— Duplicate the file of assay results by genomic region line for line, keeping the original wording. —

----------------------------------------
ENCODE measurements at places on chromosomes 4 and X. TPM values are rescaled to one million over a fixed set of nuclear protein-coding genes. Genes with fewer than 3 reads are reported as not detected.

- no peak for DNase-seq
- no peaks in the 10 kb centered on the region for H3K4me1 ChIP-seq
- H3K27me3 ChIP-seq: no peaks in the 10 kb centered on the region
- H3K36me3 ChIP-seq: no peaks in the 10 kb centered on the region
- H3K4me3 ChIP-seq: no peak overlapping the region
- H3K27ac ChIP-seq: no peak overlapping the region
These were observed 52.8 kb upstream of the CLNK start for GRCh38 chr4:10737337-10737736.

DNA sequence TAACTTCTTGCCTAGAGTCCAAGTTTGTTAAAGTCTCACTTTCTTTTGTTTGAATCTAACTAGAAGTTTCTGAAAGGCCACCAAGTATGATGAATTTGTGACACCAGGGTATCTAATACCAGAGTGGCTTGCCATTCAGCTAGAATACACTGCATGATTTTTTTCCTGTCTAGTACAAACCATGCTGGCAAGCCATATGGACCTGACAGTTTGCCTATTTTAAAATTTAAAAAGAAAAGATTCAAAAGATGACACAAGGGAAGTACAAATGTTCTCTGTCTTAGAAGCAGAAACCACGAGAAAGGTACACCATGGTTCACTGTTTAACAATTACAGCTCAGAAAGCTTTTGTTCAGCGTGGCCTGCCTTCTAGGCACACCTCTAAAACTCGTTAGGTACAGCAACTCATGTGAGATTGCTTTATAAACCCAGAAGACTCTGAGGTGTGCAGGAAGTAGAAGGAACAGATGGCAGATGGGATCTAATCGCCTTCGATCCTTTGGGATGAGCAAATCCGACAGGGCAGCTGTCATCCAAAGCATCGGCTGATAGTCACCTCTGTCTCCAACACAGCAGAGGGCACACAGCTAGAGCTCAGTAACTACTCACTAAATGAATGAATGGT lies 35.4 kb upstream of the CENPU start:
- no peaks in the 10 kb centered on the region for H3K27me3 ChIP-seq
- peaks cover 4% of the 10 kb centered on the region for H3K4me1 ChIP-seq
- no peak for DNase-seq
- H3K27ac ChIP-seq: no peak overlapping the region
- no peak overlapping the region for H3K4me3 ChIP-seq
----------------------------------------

ENCODE measurements at places on chromosomes 4 and X. TPM values are rescaled to one million over a fixed set of nuclear protein-coding genes. Genes with fewer than 3 reads are reported as not detected.

- no peak for DNase-seq
- no peaks in the 10 kb centered on the region for H3K4me1 ChIP-seq
- H3K27me3 ChIP-seq: no peaks in the 10 kb centered on the region
- H3K36me3 ChIP-seq: no peaks in the 10 kb centered on the region
- H3K4me3 ChIP-seq: no peak overlapping the region
- H3K27ac ChIP-seq: no peak overlapping the region
These were observed 52.8 kb upstream of the CLNK start for GRCh38 chr4:10737337-10737736.

DNA sequence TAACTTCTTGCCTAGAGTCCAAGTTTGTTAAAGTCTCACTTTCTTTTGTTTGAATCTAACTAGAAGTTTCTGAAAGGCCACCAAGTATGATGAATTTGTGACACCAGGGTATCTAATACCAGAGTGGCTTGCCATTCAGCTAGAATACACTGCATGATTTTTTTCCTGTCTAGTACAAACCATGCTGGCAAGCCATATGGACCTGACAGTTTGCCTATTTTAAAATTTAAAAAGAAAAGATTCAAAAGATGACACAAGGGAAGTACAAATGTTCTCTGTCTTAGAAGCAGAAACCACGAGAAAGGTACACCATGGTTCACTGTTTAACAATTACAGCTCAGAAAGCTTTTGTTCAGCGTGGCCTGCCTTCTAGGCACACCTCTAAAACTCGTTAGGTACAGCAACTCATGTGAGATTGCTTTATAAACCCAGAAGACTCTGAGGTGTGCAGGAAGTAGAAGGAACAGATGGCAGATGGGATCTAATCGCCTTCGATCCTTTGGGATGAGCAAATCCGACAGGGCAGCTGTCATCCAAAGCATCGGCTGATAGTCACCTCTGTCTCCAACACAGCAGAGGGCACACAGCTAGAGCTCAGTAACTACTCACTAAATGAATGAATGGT lies 35.4 kb upstream of the CENPU start:
- no peaks in the 10 kb centered on the region for H3K27me3 ChIP-seq
- peaks cover 4% of the 10 kb centered on the region for H3K4me1 ChIP-seq
- no peak for DNase-seq
- H3K27ac ChIP-seq: no peak overlapping the region
- no peak overlapping the region for H3K4me3 ChIP-seq